The American Anthropological Association, which caught flak last month from some of its members after its executive director wrote a note to the White House Office of Science and Technology Policy criticizing public access mandates, did not sign on to either letter.
The Consumer Financial Protection Bureau began accepting complaints is there a link to add in case people want to check out the process? dl about private student loans Monday, a first step the agency is taking in regulating the private student lending market. The bureau is the sole agency regulating complaints about these loans, and is also preparing a report on the private lending market"agency"? or should this be "market" or something? dl based on interviews with students, parents, college administrators and others, to be presented to Congress this summer. Before the agency, borrowers with complaints about their loans had to find a bank's regulator in order to lodge a complaint, which was effectively impossible, Rohit Chopra, the bureau's student loan ombudsman, said at a National Association of missing "Student" in name here ... dl Student Financial Aid Administrators forum on Monday.
The bureau is also investigating why students borrow the way they do -- including why they don't max out federal loan limits before turning to credit cards, second mortgages and other financial instruments, Chopra said.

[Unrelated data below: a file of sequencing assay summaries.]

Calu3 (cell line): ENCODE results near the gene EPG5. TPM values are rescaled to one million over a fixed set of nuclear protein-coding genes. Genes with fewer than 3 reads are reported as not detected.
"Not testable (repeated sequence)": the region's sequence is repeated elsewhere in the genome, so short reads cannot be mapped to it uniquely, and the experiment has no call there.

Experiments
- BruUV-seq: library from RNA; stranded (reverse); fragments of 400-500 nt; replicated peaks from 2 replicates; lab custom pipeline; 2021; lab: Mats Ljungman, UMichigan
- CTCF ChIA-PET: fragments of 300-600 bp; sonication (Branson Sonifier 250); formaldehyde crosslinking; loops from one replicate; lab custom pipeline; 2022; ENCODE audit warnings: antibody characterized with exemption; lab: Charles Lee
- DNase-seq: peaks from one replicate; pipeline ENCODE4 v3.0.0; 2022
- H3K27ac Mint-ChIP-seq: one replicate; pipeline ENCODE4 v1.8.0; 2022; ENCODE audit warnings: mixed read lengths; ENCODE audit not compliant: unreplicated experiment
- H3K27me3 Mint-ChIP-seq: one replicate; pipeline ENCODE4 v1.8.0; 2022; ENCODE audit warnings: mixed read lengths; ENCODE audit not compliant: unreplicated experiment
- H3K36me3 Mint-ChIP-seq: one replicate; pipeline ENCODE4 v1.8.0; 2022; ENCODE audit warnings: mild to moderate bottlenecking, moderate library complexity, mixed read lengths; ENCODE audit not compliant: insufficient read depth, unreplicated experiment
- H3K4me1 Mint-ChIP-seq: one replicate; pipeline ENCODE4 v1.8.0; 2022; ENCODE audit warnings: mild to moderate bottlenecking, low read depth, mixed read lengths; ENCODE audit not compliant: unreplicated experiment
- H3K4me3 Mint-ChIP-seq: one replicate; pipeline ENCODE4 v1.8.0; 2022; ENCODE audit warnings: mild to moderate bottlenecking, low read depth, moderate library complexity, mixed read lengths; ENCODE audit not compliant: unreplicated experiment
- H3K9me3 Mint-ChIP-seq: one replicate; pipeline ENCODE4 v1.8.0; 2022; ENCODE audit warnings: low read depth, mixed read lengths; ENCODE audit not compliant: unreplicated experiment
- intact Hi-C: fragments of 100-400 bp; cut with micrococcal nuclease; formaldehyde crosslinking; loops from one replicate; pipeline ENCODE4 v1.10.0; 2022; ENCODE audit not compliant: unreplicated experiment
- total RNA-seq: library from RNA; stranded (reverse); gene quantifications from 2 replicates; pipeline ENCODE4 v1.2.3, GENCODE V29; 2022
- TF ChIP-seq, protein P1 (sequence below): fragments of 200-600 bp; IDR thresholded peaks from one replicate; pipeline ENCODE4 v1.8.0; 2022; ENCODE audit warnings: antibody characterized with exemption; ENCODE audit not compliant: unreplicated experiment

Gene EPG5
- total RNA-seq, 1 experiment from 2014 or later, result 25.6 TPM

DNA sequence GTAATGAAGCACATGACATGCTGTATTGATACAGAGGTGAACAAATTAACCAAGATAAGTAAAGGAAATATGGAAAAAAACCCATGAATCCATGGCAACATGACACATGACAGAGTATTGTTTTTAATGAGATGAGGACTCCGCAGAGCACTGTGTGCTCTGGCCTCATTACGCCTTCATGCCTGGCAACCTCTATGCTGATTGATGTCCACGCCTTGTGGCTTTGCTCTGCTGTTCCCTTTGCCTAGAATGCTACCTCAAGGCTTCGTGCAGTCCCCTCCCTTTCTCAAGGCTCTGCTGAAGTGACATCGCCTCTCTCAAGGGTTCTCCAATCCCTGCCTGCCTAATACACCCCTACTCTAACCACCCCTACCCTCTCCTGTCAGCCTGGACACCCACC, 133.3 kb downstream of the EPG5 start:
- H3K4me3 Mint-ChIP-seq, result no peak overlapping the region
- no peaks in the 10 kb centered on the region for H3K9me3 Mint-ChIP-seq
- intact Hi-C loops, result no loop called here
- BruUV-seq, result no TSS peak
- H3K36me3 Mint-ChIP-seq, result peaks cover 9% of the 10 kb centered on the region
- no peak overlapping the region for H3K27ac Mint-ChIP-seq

The outstanding balance on student loans has now hit $870 billion, more than the total credit card balance ($693 billion) and the total car loan balance ($730 billion), according to a report released Monday by the Federal Reserve Bank of New York. The rise in student loan debt is hardly a new trend, but the report documents the extent of the debt and the impact it has not only on borrowers, but their families. The report notes that "unlike other types of household debt such as credit cards and auto loans, the student loan market is incredibly complex. Numerous players and institutions hold stakes at each level of the market, including federal and state governments, colleges and universities, financial institutions, students and their families, and numerous servicers and guarantee facilitators."
The University of California at Davis had been expected today to release the results of an independent inquiry into the use of pepper spray on nonviolent protesters there last year. But on Monday, the university announced that a threat by the police union to seek a temporary restraining order had led the the postponement of the release. University officials said they hoped to release the study soon.
After a four-hour closed-door meeting Monday, the University of Illinois Board of Trustees put President Michael Hogan on notice, saying he needed to repair the relationship between the administration and the faculty. "We let him know that we thought we needed our people to change, or we needed change in our people," said the board's chairman, Christopher Kennedy, in a press conference after the meeting.